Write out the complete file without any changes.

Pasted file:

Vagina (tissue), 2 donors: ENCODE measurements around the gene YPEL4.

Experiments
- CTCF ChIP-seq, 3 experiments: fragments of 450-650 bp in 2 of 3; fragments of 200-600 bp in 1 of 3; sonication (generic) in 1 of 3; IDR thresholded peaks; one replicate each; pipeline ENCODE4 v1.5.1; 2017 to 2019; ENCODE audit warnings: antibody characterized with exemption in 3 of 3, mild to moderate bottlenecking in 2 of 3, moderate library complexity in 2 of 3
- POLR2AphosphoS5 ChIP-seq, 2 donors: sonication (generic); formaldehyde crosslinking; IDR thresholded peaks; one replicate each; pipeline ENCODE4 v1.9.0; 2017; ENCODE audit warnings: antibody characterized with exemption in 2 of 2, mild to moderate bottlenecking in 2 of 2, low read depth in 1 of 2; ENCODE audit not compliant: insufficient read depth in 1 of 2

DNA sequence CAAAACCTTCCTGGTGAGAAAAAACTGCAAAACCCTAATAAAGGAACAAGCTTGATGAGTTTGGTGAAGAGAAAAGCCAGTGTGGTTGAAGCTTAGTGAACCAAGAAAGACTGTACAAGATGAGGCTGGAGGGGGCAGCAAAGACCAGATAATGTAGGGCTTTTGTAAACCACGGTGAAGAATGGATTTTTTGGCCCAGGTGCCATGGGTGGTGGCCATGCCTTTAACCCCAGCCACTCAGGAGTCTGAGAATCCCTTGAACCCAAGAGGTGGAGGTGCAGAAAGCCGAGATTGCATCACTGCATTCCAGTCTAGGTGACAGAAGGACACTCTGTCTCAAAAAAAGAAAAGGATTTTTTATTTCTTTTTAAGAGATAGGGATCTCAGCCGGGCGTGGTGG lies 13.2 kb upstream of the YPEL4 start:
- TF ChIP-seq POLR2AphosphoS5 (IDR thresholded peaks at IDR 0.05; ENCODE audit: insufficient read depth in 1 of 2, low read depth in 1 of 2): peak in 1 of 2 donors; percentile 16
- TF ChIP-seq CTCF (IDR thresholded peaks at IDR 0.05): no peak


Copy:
Vagina (tissue), 2 donors: ENCODE measurements around the gene YPEL4.

Experiments
- CTCF ChIP-seq, 3 experiments: fragments of 450-650 bp in 2 of 3; fragments of 200-600 bp in 1 of 3; sonication (generic) in 1 of 3; IDR thresholded peaks; one replicate each; pipeline ENCODE4 v1.5.1; 2017 to 2019; ENCODE audit warnings: antibody characterized with exemption in 3 of 3, mild to moderate bottlenecking in 2 of 3, moderate library complexity in 2 of 3
- POLR2AphosphoS5 ChIP-seq, 2 donors: sonication (generic); formaldehyde crosslinking; IDR thresholded peaks; one replicate each; pipeline ENCODE4 v1.9.0; 2017; ENCODE audit warnings: antibody characterized with exemption in 2 of 2, mild to moderate bottlenecking in 2 of 2, low read depth in 1 of 2; ENCODE audit not compliant: insufficient read depth in 1 of 2

DNA sequence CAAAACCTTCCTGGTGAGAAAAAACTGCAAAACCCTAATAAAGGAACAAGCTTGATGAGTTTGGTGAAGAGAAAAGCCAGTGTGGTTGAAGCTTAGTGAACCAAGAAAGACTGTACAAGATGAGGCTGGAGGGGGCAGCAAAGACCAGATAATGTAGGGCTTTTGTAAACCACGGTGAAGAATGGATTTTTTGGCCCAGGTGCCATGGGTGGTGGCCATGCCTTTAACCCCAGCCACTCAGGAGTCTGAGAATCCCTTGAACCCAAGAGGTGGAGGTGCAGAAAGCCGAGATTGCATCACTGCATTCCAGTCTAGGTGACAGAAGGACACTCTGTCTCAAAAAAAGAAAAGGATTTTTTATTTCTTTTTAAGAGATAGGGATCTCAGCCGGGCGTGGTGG lies 13.2 kb upstream of the YPEL4 start:
- TF ChIP-seq POLR2AphosphoS5 (IDR thresholded peaks at IDR 0.05; ENCODE audit: insufficient read depth in 1 of 2, low read depth in 1 of 2): peak in 1 of 2 donors; percentile 16
- TF ChIP-seq CTCF (IDR thresholded peaks at IDR 0.05): no peak